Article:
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Appropriations and Budget Update

House and Senate Budget Resolutions

On March 26, the House Budget Committee reported to the full House the FY 2010 Budget Resolution. It was reported out on a party line vote of 24-15 and totals $3.55 trillion. The Senate Budget Committee also approved its version of the Budget Resolution on Thursday, March 26 on a party line vote of 13-10.

While both the House and Senate Budget Committees have reduced spending totals as compared to the levels requested by the Obama Administration, both House and Senate Budget Resolutions preserve all of the Obama Administration’s priorities including health care reform and major initiatives in energy and education. The major issue of contention between the House and Senate is the question of whether to include reconciliation instructions. The House version includes reconciliation; the Senate version does not. Under reconciliation procedures, there is a strict limit on the number of hours dedicated for floor debate and only 51 votes are required for passage in the Senate.

Completion of FY 2009 Appropriations

On March 10, the Senate passed the $410 billion Omnibus appropriations bill for the remainder of FY 2009 and the President signed the bill into law on March 11. The Omnibus bill---which includes the nine separate FY 2009 appropriation bills not previously passed--- is 8% more than the total funding provided in the comparable FY 2008 spending bills.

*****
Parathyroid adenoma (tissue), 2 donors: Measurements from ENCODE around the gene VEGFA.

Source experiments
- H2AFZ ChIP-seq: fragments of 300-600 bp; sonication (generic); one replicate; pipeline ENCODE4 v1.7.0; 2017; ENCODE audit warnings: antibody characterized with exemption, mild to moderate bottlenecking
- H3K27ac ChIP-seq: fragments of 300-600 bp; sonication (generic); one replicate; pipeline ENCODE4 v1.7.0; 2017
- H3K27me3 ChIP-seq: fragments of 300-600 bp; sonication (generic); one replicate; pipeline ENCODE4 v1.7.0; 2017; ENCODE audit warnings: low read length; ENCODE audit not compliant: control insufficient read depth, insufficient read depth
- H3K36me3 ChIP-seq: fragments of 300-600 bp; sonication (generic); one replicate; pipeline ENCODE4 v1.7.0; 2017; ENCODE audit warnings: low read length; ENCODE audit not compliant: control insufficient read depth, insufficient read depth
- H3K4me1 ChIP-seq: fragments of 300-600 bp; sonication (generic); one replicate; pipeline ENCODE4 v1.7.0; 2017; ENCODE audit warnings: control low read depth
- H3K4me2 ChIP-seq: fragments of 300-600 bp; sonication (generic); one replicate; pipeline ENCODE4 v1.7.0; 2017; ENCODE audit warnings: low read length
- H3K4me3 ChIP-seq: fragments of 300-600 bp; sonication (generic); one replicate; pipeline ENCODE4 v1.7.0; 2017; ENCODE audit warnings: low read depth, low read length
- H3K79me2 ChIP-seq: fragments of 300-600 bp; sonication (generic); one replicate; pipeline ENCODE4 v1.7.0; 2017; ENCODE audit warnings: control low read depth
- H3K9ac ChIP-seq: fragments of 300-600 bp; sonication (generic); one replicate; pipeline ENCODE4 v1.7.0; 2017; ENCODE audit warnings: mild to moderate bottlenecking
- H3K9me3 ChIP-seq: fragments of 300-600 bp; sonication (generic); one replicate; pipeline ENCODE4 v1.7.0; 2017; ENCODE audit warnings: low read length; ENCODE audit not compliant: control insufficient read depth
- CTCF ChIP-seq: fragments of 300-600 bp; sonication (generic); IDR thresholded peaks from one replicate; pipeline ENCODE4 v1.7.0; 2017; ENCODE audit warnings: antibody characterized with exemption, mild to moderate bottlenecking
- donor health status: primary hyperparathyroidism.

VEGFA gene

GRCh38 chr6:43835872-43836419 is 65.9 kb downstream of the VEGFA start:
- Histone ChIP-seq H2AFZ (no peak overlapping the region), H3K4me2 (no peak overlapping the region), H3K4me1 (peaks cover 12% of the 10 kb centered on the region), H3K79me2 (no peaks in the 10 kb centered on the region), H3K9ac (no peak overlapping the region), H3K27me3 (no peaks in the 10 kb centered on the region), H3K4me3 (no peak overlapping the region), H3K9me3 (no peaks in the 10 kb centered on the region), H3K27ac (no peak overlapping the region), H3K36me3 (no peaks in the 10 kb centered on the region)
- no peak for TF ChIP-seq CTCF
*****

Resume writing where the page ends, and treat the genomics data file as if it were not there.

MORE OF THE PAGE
Completion of the bill was delayed by amendments seeking to freeze spending at FY 2008 levels and to reduce and eliminate earmarks. No amendments were passed.

The House had originally passed the Omnibus appropriations bill by a vote of 245-178 on February 25, 2009.

Administration Releases FY 2010 Budget Outline

On February 26, President Obama released a general outline of his FY 2010 budget (with further details to be released in late April or early May). The budget requests $3.6 trillion in spending for FY 2010 and also includes projections for the next 10 fiscal years. Highlights of the budget plan follow:

  • The budget includes deficit reduction from reducing war costs; allowing tax cuts for high income earners to expire; closing corporate loopholes; undertaking program integrity initiatives; and eliminating non-performing programs. At the same time, the budget proposes to invest heavily in health care, energy, and education initiatives.
  • In view of recent bleak economic news, the Administration's projection of 3.2% growth in real GDP in 2010 is increasingly unrealistic. This may force the Administration to revise their budget projections when budget details are released in April or May.
  • The budget proposes to spend at least $634 billion over 10 years on health care reform aimed at controlling costs and expanding coverage. Health reform would be contingent on securing funding from: (1) placing a 28% cap on the tax deductions that upper-income earners can claim; and (2) making $316 billion in reforms to Medicare and Medicaid.